An Indian Hindu, who had taken his university courses on comparative religious studies seriously enough, was returning home after watching the Hollywood film ‘Wonder Woman’ on a weekend evening. After his overwhelming feeling, thanks largely to Rupert Gregson-Williams’ brilliant soundtrack, died down a little by the hustle and bustle of the public transport system of a typical Indian metro city where he lived, he started reflecting on the film:
Challenges to Judeo-Christian Worldview
Throughout the film, the Judeo-Christian idea that “humans are born sinners, and thus they are by nature sinners”, springing forth from the story of original sin of man as expounded in the Old Testament, faces a serious challenge in the conviction of a character named Steven Trevor in the film.
Trevor holds the conviction that humans cannot be stereotyped into essentially ‘bad guys’ with hatred, jealousy, weakness, fear and evil defining their very essence. This view on humans can potentially counter two different takes on humans simultaneously; one of Ares’ who asserts that all humans are essentially evil by nature, and the other of Diana’s who likes to believe that humans are essentially good (since they had been created in the image of “Gods”, as the joint narration by Diana’s mother Hippolyta and mentor-cum-Amazonian general Antiope at the beginning of the film informs the would-be Wonder Woman), but got corrupted later on by Ares who filled them with envy, hate and fear to compel them to fight with each other until their extinction. Both these views on humans largely conform to the biblical worldview.
Trevor tries to convince Diana that there is an eternal battle between good and evil going on within each human being. Other characters like Sameer also reinforce the idea with less spiritual and more secular undertones, but it goes on to ultimately reconfirm Trevor’s view. In other words, other people’s views which draw inspiration from sources other than the spiritual or the metaphysical unlike Trevor’s, may still converge with Trevor’s worldview. By expressing how everyone is fighting their own battles at the level of the individual, Sameer’s take on the human nature presents a sort of surface, covering the deeper metaphysical take of Trevor’s. Thus, the ultimately prevailing worldview on the essence of the human spirit is accommodated in a structured manner in the narrative of the film. It gets reinforcements from some superficial worldviews, almost verging on the materialistic; at the same time it is contrasted with an antithetical idea (but spiritual all the same) that is extremely negative and which calls for the destruction of humankind.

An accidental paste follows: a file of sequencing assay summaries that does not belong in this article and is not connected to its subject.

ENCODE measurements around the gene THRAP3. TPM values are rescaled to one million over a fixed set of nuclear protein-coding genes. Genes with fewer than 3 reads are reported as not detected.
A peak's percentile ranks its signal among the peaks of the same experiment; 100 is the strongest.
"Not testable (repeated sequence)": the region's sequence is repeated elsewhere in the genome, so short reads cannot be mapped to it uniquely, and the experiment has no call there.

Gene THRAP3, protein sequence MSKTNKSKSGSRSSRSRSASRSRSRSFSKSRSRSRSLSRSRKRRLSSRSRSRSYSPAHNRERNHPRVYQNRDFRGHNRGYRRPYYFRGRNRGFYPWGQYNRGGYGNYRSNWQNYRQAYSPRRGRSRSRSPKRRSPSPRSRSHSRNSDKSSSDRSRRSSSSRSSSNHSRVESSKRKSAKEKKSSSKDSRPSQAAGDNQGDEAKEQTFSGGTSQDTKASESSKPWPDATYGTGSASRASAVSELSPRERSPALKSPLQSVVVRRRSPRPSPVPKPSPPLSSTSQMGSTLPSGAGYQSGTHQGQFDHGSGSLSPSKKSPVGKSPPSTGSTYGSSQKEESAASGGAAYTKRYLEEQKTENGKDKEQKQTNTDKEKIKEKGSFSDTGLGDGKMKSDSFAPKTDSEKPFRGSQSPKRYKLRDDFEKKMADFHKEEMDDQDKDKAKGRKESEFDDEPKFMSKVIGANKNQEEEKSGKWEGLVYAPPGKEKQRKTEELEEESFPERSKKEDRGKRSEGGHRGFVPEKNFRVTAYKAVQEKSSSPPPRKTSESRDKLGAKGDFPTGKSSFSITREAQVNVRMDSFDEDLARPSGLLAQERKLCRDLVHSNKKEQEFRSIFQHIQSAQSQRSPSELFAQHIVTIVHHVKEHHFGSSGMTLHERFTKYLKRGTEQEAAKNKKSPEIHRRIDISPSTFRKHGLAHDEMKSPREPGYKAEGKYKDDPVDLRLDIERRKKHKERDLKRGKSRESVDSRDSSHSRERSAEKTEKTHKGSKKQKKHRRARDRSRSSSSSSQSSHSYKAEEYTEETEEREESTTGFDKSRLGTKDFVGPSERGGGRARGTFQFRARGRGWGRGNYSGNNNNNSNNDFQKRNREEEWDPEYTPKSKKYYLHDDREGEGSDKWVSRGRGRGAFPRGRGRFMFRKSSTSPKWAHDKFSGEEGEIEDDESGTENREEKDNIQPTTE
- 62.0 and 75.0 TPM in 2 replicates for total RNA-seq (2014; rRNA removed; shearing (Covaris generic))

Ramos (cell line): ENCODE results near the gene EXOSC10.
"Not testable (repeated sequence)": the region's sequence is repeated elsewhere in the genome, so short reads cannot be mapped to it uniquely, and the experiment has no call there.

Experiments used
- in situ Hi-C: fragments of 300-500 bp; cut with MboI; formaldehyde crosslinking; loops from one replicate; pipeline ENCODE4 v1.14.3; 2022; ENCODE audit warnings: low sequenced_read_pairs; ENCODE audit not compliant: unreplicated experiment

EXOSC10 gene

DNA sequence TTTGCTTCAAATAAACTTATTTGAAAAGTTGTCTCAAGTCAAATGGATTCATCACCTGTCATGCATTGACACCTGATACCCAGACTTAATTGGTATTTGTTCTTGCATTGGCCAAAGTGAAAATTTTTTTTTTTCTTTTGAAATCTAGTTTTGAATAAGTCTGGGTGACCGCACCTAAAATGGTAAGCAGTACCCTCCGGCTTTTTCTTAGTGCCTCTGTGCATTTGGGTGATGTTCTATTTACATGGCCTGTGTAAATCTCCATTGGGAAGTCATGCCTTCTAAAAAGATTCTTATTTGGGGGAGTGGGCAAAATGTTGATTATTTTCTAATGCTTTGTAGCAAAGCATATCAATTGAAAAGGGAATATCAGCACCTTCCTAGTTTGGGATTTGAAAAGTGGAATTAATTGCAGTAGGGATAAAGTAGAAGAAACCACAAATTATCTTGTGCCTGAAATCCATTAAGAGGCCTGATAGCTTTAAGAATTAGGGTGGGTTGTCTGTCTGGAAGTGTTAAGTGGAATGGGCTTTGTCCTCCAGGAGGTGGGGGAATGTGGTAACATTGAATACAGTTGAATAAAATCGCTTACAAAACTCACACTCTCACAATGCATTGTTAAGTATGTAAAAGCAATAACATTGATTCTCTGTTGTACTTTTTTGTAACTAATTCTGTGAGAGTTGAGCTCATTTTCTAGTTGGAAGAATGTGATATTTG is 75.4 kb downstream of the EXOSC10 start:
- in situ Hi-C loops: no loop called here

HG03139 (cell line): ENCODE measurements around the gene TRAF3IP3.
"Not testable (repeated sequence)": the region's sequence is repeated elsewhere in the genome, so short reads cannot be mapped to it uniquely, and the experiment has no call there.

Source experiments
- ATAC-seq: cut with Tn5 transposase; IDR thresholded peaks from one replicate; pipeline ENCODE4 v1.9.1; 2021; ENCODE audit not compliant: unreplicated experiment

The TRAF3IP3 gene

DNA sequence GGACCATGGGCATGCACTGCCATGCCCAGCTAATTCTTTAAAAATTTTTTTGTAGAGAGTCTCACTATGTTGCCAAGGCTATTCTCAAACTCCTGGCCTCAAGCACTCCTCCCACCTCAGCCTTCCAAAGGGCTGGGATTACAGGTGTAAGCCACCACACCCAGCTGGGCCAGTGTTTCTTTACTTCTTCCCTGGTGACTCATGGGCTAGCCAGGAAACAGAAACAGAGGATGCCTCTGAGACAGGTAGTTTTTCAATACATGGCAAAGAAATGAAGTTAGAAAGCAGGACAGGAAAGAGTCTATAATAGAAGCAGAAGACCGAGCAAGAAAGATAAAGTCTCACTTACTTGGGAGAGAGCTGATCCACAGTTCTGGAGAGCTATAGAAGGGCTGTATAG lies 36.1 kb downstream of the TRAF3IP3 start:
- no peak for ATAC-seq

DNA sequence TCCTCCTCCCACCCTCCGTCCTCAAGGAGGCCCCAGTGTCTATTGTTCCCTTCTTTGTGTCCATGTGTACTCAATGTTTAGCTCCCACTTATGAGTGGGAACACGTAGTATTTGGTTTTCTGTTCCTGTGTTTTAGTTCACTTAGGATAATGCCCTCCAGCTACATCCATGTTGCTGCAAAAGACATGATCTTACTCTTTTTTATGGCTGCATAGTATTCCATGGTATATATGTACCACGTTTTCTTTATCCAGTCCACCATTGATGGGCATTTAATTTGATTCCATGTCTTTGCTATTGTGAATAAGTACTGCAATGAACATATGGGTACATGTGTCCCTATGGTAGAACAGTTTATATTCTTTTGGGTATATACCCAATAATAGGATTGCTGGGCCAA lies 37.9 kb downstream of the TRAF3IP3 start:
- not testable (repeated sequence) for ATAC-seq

Parallels with the Bhagavad Gita and the Mahabharata
Trevor’s assessment of the human character vaguely echoes that of the Bhagavad Gita, wherein a visibly disturbed Arjuna has to seek Krishna’s counsel on how to win his internal battle and overpower his various powerful enemies within – klaivyam (a mixture of the vices sloth and weakness), akartavyam (non-duty/departure from the path of one’s duty/failure to perform such duties as those fulfil dharma) and adharmam (non-dharma) itself – by resolving his doubts and to get ready for the external battle of the Mahabharata.
It is also interesting to note that the one who finally convinces Diana of the potential of humans to be good by making a choice is a spy, who is not supposed to take active part in open warfare and yet who is perfectly capable of decisively changing the course of the war by his crucial intervention. At the same time, the one who has to be convinced of this ‘truth’, whose illusion has to be dissolved by this interlocutor, is a warrior – and one who will deal the final blow to win the battle. These parallels are hard for a Hindu, or for that matter for anyone who is well-read in the Bhagavad Gita and its philosophical conclusions, to overlook.
Most of all, the few occasions when such dialogues between Trevor and Diana the ‘Wonder Woman’ take place in the film are all set against the backdrop of the battlefield – especially the final one where the face-off between the Wonder Woman and Ares the god of war occurs. This is a telling parallel, perhaps the definitive one which leaves us with little room for doubt, of the battlefield of Kurukshetra with the situations depicted in the film.
Last but not the least, the rigour with which Antiope trains Diana after she has come of age reminds a Hindu of the special care with which Dronacharya had prepared Arjuna under his tutelage. In order to equip the greatest-warrior-to-be with every single move and the deadliest of weapons, the two teachers from two very different worlds of heroic tales (those of the Amazons in the ‘Wonder Woman’ and of the Mahabharata) leave no stones unturned – the trainings imparted to the heroine/hero as depicted in both the ‘Wonder Woman’ and in the Mahabharata are ruthless.